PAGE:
Thank you my dear Special-Pillow for being a source of comfort, for allowing me to snuggle my head against you each night with numerous turning-overs during the night so my face is always against your cold side. Thank you for cradling my head when I shed tears. Thank you for enveloping my face with your softness, molding to my curves. Thank you not minding being shoved into numerous travel bags; for supporting my back during journeys in cars and planes. Thank you for all the years we have spent together; for watching me change and grow and develop over the decades.  I salute you! 

Disclaimer: No pillows were abused or stuffed with dead animals in reality or in the re-enactment of the Travelling Pillow for the photo shoot. The pillow in the photos is a stand-in and not the actual S-P. And all the ‘Locations’ are actually in my house-in-the-country.

Thursday, August 9, 2012

A Walk in the Park


Navigate by the same star, unwilling to change, and you find yourself not only off-course but lost (Richard Bach)

My suggestion is that we should have a sense of direction and let life unfold naturally, rather than trying to force it down a particular path, which is what we typically try to do. This will allow you to have a much more experiential view of life, allowing life to come to you. You will meander and weave, and change direction as you find the things you're really passionate about (Stephen Shapiro)

When obstacles arise, you change your direction to reach your goal; you do not change your decision to get there (Zig Ziglar)

On Sunday mornings, Tom usually drives down to the corner shop to get fresh croissants and danishes for our breakfast (a change from Green Juice). But as Kyle and Sarah had slept over and it was a sunny day, we decided to walk down to the Corner Shop with Lily in tow. Now, in my mind, a walk to the corner shop involves walking down the road (albeit the main through road through the village). Lily is not too keen on this as she is somewhat frightened by each car that passes, but she indulges her humans and walks quietly beside them. However, unbeknownst to me, Tom had other ideas. He had consulted his Trusty Walking Map and planned a route for us. So off we set. As we were going to be Walking Down The Road (or so I believed), I had on a summer ‘frock’ and little velvet pumps. I soon realised we were not walking down the road, but on a different route… I now enquired whether I was suitably attired….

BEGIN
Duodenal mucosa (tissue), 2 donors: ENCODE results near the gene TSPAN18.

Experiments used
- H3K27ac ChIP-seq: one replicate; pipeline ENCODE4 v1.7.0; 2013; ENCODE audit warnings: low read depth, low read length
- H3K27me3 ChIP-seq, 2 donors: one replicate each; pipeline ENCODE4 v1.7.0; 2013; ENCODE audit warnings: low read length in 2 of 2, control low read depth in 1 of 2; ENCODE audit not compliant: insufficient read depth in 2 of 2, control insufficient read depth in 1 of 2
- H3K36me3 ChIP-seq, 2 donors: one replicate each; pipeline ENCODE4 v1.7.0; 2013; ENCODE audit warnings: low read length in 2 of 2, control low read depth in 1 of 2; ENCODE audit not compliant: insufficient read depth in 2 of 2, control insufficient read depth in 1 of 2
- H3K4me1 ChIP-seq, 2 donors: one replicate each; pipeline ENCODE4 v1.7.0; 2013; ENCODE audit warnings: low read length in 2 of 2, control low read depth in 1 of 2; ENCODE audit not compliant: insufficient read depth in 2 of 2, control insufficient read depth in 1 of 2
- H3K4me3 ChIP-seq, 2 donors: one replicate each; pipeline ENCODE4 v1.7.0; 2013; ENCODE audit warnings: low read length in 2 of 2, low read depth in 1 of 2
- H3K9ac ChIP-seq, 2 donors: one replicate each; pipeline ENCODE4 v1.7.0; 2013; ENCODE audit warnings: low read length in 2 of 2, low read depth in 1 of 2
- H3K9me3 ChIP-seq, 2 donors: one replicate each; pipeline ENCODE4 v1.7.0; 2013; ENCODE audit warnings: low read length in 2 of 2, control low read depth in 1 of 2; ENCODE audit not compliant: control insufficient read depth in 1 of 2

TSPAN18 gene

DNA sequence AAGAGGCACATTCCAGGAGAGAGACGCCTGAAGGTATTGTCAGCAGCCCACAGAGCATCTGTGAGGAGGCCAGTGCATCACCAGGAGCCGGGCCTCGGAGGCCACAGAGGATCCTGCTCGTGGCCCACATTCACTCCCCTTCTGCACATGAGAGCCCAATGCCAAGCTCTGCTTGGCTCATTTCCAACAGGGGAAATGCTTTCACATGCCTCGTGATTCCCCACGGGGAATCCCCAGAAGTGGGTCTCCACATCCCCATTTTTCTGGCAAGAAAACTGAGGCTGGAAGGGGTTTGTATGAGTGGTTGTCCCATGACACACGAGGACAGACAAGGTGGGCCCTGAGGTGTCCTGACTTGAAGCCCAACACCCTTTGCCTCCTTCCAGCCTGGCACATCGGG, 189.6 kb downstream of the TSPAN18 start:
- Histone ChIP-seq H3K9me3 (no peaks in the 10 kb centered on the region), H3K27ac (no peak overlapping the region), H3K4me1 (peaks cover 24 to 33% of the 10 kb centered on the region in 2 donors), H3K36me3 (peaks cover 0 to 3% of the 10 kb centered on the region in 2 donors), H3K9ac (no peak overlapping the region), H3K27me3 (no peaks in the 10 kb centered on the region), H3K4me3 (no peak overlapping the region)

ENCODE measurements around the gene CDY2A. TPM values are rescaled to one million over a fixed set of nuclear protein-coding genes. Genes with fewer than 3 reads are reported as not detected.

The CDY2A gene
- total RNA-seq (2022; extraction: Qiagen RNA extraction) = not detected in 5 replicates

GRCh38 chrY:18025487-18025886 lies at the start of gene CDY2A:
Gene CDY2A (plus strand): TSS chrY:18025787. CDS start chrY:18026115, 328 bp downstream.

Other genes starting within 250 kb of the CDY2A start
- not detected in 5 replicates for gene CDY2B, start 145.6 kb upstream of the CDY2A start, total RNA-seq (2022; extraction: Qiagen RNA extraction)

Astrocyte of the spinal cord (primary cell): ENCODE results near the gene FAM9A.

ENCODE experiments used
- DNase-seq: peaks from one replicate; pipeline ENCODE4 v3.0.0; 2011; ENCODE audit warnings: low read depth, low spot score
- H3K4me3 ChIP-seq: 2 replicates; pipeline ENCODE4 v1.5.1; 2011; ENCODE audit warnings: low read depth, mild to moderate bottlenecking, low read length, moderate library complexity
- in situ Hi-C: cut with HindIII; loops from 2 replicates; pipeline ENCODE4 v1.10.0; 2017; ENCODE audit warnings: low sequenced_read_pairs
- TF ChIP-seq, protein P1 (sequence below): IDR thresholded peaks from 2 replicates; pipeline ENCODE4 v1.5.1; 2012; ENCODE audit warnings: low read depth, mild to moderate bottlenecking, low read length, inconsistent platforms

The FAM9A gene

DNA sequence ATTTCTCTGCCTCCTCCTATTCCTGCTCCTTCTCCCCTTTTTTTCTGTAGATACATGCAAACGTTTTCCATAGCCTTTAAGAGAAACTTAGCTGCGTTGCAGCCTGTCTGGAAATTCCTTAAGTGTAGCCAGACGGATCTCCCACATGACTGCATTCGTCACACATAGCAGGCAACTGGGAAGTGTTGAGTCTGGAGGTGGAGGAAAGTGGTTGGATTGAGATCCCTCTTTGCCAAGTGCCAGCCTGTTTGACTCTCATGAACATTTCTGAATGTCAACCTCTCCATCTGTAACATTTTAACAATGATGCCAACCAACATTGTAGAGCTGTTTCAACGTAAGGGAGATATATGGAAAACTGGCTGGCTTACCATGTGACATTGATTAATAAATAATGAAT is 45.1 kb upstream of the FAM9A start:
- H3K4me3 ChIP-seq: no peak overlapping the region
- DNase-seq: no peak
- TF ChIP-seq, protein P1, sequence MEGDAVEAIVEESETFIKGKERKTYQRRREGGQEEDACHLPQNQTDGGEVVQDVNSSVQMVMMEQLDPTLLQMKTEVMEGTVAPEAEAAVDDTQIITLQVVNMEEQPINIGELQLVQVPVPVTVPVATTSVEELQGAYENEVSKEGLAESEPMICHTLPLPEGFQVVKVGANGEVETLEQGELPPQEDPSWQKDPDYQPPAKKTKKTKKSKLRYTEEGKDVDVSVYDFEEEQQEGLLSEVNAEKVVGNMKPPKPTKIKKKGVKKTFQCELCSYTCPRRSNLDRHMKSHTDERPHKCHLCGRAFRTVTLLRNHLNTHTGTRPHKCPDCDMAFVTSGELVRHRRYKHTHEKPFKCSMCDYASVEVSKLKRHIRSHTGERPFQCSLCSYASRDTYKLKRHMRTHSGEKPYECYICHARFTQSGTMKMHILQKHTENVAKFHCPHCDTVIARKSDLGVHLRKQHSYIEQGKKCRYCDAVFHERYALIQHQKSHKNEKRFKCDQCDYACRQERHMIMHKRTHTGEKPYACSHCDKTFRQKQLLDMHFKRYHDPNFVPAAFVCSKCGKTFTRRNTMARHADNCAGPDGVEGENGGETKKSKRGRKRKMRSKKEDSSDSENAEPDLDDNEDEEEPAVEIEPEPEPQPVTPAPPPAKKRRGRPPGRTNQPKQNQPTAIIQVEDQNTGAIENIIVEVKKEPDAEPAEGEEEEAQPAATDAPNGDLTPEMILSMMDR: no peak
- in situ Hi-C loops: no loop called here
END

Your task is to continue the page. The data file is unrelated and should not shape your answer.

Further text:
When we walked along a little path, through a farm gate and onto a muddy path, I knew I was not. You have to understand that the Mud here is thick and squishy and slippery, like walking through very wet, sludgy Clay. I took one look at this and informed the gang that they needed to wait while I went home and got my Wellies. I surprised myself by Running all the way home! Socks, Jeans and Wellies on I Ran back to the others. Ankle deep in mud, Tom ploughed on nonchalantly as though it was a Walk in the Park! Until…

We came to cross road in the path. Decision time: do we go up and away from the direction we are aiming for, or do we climb over the sty and walk through the field with cows in it? No problem for Sarah. She hops over the sty into the field. When a cow moves towards her she thinks, Maybe not and comes back. Indecision in the ranks. Sarah decides to go over the sty into the field again: This way! An advancing baby bull causes her to promptly leap out again. Whilst falling about laughing, the decision was taken to go through the woods.  

The woods consisted of knee high nettles (Tom was wearing shorts. It is Summer after all… O-o) and a not well trodden path (?) and bracken and thorny branches. We spent half an hour being hopelessly lost before climbing under a barbed wire fence in to a farmer’s field. We were still lost. The Trusty Walking Map was at home and the iPhone’s reception was not too good (this is the country…). Eventually Sarah popped out and asked a rather taken-aback lady for directions. We were heading into town rather than the village shop. The lady didn’t express her surprise, but gave directions to get us back-on-course (really??). Much walking and crawling under another barbed wire fence later, we crossed paths with her and her hounds  again. It seems she was actually going in the same direction as us, but had directed us on a rather long and arduous ‘path’. 

An hour later we reached our destination. We girls decided we needed our coffee and danishes right there at the village shop. We sat outside at the little table and chairs quite happily until the skies opened and spat forth torrential rain!

A walk in the park indeed. Next time I will stay at home and set the table!

Sunday, July 29, 2012

The Idylls of Country Life



'Would you tell me, please, which way I ought to go from here?'